When it comes to making a life-changing decision that implies trading something you’re sure of for something that might go well, some people will quickly shake that thought and go back to living an average, but predictable life. Having solid ground under their feet seems to be everything they could ever hope for and, for whatever reasons, they will choose safety over independence. The fear of the unknown becomes stronger than the willingness to pursue a lifelong aspiration. To us, that sounded scarier than any danger we could possibly face.

So we grabbed a pair, prayed for the best and took off. We had just restored our inner peace. We were free.

The greater good

Short story: we once participated at a conference where an incredibly smart and experienced coach (by the way, her name is Herma Schmitz, you should definitely look her up) said this eye-opening thing:

There’s a big difference between “listening to” and “listening for”.

When you listen to someone, what you really do is process their words through your own mental filters, which alters the information and leads you to agreeing or disagreeing with that person. It’s just an exchange of information, and your focus goes on what you think about what you just heard.

When you listen for, however, you actually hear them. You concentrate on what they say and you work your mind on finding solutions.Their problem becomes the subject, and you helping them become the scope.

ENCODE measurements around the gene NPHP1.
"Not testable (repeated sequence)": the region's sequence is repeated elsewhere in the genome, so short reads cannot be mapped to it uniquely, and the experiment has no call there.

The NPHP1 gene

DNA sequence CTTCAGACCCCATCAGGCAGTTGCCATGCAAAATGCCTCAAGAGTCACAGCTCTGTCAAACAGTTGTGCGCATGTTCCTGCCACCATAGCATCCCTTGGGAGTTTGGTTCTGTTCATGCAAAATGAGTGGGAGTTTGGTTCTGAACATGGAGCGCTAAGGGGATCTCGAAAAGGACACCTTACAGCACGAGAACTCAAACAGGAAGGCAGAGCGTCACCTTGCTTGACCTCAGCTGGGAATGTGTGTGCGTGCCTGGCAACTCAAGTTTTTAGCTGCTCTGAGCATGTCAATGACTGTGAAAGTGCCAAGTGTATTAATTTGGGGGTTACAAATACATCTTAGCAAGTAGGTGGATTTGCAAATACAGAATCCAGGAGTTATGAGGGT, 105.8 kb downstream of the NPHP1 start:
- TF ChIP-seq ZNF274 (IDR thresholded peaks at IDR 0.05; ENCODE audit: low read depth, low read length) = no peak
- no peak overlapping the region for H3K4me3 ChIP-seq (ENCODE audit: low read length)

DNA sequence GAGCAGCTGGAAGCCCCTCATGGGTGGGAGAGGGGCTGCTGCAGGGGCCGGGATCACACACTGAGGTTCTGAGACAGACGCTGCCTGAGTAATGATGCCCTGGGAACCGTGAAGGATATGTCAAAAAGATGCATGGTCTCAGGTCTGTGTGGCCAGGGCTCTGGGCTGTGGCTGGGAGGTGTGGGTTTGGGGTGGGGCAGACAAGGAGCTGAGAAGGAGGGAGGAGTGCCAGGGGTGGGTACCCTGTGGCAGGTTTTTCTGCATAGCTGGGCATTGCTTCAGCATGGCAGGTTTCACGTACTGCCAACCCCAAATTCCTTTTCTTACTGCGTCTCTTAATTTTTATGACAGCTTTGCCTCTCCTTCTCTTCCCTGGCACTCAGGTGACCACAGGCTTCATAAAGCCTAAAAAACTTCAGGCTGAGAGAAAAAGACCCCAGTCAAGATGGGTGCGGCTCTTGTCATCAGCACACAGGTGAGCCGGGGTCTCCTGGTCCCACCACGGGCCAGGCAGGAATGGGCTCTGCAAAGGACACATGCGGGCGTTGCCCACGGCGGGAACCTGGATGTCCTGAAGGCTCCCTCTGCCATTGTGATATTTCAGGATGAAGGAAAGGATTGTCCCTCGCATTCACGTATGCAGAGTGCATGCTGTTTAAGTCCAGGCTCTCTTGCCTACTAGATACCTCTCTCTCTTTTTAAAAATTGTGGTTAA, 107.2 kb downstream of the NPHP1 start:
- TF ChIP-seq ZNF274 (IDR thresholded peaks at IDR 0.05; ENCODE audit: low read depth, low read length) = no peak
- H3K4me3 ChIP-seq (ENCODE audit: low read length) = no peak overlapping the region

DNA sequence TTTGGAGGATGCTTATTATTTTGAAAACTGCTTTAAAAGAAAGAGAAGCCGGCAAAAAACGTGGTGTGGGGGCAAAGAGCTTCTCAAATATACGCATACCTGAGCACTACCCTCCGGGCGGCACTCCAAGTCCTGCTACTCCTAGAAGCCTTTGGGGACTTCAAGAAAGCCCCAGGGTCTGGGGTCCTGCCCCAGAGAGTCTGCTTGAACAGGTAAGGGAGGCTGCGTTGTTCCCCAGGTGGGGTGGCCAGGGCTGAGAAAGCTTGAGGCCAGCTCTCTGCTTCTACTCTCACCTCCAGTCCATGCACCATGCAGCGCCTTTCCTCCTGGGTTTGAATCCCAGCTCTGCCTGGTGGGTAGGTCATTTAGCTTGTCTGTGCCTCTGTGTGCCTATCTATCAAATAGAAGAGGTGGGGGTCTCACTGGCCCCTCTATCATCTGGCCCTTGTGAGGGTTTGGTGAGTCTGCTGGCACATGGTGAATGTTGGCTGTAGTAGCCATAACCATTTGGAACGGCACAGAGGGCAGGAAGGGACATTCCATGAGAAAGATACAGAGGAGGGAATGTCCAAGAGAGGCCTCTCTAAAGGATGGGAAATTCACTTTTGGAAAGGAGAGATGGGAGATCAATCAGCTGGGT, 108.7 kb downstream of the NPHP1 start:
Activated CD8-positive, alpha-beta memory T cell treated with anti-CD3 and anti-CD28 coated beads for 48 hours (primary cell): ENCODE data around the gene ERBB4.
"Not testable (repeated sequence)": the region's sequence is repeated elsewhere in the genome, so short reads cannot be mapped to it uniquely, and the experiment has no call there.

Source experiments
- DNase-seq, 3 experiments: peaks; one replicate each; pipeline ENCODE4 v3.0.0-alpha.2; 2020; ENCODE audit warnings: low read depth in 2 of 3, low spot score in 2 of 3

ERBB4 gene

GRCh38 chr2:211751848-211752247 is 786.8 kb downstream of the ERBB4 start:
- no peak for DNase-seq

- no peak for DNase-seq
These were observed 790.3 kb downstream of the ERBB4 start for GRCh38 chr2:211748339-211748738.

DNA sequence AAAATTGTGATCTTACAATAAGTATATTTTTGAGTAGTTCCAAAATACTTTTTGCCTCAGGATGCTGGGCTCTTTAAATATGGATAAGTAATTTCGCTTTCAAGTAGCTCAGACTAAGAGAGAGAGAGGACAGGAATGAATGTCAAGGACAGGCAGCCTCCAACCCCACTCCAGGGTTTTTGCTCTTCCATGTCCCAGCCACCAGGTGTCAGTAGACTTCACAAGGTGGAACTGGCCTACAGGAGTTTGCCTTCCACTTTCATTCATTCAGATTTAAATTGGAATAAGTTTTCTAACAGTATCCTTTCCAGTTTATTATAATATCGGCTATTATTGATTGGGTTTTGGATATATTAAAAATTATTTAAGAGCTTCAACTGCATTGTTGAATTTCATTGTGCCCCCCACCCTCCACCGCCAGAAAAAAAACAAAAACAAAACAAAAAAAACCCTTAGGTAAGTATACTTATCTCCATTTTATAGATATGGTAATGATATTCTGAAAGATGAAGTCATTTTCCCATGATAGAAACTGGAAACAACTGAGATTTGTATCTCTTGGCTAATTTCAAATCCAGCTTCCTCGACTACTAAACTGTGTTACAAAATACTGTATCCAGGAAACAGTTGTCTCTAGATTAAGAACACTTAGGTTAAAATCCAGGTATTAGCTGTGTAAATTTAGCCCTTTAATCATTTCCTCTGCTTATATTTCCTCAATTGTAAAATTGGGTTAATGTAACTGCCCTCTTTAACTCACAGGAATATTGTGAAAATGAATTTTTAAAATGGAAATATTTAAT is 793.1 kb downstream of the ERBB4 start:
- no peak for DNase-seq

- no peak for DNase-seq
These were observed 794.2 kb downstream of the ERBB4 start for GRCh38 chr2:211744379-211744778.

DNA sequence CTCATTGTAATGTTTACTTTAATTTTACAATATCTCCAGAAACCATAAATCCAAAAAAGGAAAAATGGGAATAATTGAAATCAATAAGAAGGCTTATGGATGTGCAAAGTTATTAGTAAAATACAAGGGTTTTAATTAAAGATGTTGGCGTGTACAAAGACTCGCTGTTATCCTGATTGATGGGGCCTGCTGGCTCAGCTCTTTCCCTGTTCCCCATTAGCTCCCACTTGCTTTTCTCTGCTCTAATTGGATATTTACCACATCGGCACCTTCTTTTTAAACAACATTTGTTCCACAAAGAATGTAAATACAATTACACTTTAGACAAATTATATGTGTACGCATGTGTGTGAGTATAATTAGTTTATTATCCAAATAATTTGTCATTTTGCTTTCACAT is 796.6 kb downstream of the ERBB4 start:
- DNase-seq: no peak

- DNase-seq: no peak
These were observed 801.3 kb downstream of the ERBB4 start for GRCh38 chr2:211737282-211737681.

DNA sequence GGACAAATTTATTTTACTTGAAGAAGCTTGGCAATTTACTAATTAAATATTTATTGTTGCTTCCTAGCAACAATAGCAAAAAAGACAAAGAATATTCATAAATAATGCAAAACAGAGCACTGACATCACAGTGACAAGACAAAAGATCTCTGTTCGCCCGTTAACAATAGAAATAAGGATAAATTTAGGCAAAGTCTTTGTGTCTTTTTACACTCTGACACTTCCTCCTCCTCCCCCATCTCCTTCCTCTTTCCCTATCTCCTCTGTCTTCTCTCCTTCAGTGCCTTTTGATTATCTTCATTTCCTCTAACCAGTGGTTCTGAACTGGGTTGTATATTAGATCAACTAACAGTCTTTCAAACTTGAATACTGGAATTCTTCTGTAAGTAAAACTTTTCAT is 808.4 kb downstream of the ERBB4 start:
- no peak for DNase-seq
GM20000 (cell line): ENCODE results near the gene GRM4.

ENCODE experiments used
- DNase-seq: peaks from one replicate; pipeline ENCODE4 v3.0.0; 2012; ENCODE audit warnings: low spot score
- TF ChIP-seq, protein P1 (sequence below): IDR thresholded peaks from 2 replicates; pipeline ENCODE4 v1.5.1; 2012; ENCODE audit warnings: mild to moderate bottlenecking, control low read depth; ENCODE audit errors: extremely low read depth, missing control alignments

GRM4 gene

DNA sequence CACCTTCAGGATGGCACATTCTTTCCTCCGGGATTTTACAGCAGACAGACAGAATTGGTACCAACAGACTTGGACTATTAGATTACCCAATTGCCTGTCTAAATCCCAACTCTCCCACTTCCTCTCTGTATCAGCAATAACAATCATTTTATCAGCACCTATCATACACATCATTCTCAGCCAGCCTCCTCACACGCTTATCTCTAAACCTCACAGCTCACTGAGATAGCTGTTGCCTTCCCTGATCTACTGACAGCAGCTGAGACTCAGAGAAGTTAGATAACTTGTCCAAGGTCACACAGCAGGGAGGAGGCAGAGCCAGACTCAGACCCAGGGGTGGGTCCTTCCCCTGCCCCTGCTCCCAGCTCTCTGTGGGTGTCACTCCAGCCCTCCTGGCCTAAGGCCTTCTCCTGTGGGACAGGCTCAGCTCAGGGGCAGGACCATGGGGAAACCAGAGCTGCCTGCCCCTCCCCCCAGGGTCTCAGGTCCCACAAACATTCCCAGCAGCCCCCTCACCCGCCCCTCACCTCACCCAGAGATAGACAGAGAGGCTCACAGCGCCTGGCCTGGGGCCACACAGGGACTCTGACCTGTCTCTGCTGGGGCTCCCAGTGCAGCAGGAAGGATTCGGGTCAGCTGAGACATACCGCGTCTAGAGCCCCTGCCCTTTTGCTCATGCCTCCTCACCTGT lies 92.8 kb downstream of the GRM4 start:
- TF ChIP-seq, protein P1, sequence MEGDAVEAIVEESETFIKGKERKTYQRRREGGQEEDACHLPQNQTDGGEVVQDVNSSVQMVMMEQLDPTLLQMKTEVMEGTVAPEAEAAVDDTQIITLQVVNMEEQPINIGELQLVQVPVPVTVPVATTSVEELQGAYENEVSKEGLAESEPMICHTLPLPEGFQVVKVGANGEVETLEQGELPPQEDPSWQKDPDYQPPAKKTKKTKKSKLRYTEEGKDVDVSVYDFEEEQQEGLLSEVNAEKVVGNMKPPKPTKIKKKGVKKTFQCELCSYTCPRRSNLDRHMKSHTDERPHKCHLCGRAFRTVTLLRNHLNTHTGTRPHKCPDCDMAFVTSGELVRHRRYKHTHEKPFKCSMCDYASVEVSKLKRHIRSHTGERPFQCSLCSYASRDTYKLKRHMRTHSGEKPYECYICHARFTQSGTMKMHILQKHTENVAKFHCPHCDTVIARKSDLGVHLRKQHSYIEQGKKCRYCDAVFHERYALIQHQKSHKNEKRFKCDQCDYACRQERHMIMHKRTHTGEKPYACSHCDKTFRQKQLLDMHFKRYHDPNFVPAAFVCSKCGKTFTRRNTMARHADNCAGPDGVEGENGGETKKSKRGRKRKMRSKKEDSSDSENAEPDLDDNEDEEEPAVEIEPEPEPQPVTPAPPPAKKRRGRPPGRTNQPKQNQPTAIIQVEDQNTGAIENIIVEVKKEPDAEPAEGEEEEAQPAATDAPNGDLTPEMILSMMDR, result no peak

It made total sense. It’s like at a football game. You could be sitting in the stands, making some noise without having any kind of input on the final result, or you could to be running on the play field and give 100% to move things forward and win the game.

So we started to practice this “listen for” method, and the first results were translated into growing businesses and happy owners who felt they couldn’t thank us enough. We were building, healing and transforming businesses, which made us realise just how big of a difference we could be making down there, on the football field.

Courage or madness?

Probably both. When you detach yourself from a system that people perceive as the standard for “normal”, from the outside it’s gonna’ look like you’re standing on the edge of the cliff with one foot over the abyss. People are going to think you’re crazy, and to most of them you probably are.